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Tadashi Kawamata

Tadashi Kawamata uses works constructed from reclaimed materials to make us see our surroundings in a new way.

Tadashi Kawamata (b. 1953) builds appendages, like parasites, to existing buildings from scrap and other reclaimed materials. The artist wants to use his works to shape the public space. His subtle gestures and full-scale redefinitions provide us with new insights into the spaces that surround us. As the works refocus our attention, we may see things that have always been there for the first time.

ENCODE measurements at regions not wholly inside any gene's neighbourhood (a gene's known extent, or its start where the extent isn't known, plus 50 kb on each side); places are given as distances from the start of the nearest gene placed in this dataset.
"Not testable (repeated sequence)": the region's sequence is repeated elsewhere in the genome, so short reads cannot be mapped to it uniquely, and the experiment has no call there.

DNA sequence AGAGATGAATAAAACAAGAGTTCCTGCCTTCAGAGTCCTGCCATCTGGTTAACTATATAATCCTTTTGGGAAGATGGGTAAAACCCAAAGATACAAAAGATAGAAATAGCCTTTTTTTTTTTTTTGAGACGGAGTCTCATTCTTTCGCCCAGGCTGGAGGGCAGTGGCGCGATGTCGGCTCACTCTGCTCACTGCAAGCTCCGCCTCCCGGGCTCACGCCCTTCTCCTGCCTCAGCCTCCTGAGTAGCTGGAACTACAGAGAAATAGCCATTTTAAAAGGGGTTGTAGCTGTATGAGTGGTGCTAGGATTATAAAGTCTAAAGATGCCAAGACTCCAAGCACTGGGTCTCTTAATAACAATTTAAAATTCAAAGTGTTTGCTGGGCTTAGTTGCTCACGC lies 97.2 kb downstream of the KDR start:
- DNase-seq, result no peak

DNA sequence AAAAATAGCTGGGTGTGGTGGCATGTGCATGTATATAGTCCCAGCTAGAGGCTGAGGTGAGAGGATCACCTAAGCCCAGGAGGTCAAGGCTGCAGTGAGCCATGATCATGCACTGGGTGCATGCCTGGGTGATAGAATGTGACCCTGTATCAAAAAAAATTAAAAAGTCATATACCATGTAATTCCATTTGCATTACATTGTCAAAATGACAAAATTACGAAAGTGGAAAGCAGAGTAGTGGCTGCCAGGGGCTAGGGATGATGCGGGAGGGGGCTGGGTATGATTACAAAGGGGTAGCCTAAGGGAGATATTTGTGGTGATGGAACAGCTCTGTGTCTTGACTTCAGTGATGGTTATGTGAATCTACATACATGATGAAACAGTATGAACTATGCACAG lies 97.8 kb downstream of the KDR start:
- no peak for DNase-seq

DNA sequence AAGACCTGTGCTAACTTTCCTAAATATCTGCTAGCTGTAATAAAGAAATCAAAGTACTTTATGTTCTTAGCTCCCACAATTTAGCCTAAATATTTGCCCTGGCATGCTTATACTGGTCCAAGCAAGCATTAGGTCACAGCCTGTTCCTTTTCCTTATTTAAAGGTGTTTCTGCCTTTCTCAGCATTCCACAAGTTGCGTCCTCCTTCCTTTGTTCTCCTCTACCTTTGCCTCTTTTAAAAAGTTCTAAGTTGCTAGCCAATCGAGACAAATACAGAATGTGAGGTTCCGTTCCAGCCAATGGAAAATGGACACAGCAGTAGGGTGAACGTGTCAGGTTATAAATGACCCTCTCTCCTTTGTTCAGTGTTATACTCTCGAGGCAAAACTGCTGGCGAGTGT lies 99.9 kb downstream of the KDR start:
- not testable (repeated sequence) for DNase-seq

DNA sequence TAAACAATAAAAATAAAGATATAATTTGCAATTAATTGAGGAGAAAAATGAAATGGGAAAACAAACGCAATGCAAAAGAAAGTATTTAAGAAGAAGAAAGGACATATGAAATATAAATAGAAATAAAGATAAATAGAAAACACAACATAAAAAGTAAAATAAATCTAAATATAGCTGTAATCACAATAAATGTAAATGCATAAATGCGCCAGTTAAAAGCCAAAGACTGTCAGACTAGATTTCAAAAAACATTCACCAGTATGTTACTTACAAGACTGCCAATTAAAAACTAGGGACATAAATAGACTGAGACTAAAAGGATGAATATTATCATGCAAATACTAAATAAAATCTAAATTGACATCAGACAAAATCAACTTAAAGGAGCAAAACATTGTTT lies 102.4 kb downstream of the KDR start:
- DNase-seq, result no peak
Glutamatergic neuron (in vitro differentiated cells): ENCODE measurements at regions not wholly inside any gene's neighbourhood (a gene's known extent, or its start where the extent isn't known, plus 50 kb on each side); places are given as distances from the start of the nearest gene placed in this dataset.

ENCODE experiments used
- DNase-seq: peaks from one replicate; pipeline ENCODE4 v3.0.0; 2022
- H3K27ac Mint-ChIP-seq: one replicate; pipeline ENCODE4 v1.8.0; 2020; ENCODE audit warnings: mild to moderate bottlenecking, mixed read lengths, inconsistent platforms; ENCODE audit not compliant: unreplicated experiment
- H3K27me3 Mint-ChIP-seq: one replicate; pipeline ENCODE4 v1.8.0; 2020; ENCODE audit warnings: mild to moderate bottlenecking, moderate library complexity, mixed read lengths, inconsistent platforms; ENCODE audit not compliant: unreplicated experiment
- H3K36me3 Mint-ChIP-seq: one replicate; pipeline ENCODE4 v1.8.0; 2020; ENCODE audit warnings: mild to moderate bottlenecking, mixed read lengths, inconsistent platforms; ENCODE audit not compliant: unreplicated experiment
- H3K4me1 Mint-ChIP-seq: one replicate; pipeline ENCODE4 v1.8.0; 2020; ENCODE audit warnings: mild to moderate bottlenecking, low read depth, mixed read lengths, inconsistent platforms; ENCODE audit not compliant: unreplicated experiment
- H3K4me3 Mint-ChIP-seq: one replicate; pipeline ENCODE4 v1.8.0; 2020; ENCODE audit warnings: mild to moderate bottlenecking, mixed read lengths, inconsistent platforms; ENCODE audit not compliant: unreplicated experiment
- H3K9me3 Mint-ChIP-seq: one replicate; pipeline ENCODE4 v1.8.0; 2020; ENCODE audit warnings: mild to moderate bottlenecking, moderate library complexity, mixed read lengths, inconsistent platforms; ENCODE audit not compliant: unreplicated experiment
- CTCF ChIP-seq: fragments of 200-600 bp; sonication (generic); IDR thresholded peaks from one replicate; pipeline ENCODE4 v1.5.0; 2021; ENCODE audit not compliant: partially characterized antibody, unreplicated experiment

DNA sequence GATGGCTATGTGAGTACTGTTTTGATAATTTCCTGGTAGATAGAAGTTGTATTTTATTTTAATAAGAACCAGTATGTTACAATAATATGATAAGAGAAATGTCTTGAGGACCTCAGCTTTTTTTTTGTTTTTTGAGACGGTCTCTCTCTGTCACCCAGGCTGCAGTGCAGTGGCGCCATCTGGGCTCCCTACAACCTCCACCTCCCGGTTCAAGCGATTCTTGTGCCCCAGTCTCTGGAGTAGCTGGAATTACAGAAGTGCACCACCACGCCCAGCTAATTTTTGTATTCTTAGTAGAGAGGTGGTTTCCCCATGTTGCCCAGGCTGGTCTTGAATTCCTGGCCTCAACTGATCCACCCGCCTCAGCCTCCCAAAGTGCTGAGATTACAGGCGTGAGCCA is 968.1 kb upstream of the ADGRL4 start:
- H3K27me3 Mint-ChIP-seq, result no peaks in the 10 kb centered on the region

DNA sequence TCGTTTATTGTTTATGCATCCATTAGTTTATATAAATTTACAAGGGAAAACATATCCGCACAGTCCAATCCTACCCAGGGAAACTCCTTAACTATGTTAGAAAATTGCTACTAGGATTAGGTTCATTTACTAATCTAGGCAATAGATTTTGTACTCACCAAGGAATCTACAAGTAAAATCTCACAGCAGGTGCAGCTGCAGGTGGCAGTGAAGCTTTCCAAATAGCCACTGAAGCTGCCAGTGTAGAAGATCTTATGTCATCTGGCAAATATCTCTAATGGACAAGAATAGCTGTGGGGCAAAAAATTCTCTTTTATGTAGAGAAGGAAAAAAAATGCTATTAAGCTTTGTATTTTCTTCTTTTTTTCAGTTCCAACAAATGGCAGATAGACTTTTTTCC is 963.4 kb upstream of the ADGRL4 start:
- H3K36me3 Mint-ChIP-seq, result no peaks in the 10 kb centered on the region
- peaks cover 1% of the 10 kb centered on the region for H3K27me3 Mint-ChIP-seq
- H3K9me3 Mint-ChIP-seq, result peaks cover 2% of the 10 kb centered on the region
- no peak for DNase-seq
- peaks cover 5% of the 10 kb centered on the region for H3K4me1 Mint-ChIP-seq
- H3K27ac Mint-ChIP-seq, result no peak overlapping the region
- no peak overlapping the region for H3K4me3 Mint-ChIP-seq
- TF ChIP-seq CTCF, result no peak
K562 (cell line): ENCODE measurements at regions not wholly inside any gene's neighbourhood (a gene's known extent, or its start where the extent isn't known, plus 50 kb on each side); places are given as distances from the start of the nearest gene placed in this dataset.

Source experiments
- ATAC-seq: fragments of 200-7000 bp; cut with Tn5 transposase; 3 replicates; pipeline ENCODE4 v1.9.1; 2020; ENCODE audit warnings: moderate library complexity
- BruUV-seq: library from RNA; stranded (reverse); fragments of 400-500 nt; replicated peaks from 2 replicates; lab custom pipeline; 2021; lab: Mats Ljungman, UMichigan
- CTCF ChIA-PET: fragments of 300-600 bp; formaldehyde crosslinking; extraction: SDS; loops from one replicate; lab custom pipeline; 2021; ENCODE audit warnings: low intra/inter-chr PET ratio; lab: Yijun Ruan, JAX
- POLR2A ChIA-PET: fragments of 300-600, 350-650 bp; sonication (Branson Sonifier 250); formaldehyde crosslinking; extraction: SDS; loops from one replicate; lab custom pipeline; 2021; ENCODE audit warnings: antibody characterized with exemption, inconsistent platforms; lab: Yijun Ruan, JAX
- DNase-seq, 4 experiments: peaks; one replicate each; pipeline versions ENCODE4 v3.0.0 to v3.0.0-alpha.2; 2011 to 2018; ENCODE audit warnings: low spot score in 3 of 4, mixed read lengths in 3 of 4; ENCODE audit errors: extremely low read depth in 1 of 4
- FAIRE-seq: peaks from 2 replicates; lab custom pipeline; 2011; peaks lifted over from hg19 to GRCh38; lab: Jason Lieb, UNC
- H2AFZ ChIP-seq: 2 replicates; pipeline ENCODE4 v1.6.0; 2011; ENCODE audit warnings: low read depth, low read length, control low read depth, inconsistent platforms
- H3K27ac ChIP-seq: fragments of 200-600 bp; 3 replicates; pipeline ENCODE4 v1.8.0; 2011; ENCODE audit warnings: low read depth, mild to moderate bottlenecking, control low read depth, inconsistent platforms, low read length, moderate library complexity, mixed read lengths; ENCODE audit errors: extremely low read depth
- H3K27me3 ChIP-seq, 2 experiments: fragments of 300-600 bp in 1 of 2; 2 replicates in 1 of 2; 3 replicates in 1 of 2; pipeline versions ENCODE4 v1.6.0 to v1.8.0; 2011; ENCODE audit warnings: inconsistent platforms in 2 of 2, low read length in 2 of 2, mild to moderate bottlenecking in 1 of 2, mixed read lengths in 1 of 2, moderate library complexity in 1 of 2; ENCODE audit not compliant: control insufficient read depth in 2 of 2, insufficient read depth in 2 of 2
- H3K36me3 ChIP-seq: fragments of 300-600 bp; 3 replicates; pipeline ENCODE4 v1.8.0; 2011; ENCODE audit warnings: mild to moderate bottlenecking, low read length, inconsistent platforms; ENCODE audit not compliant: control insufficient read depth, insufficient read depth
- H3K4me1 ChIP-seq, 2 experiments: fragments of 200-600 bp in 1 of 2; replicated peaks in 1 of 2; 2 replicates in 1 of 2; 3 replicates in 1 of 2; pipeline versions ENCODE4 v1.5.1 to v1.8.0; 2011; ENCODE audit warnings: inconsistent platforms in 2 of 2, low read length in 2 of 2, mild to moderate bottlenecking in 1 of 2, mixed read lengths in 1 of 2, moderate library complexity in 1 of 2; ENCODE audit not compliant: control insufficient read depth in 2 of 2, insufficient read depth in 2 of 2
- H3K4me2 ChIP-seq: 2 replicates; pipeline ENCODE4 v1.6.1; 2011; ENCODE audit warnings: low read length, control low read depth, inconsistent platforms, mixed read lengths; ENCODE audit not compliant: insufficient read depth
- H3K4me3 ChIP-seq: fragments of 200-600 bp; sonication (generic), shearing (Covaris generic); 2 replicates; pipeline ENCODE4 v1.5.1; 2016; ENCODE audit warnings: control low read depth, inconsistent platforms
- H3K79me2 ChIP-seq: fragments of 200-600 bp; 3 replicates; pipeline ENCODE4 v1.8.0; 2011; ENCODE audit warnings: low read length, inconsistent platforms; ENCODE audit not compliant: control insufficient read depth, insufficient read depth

Kawamata’s works are constructed in carefully selected locations, often through collaborative processes. It is important for the artist to execute or build his sculptural works together with local groups. The materials he collects eventually take form in a variety of shapes, such as huts, nests, chimneys or connecting bridges. Kawamata has created his works around the world, for example at the Palace of Versailles, where the artist covered one of the buildings with thousands of wooden vegetable and fruit boxes that he collected from local merchants.

Photo: Tadashi Kawamata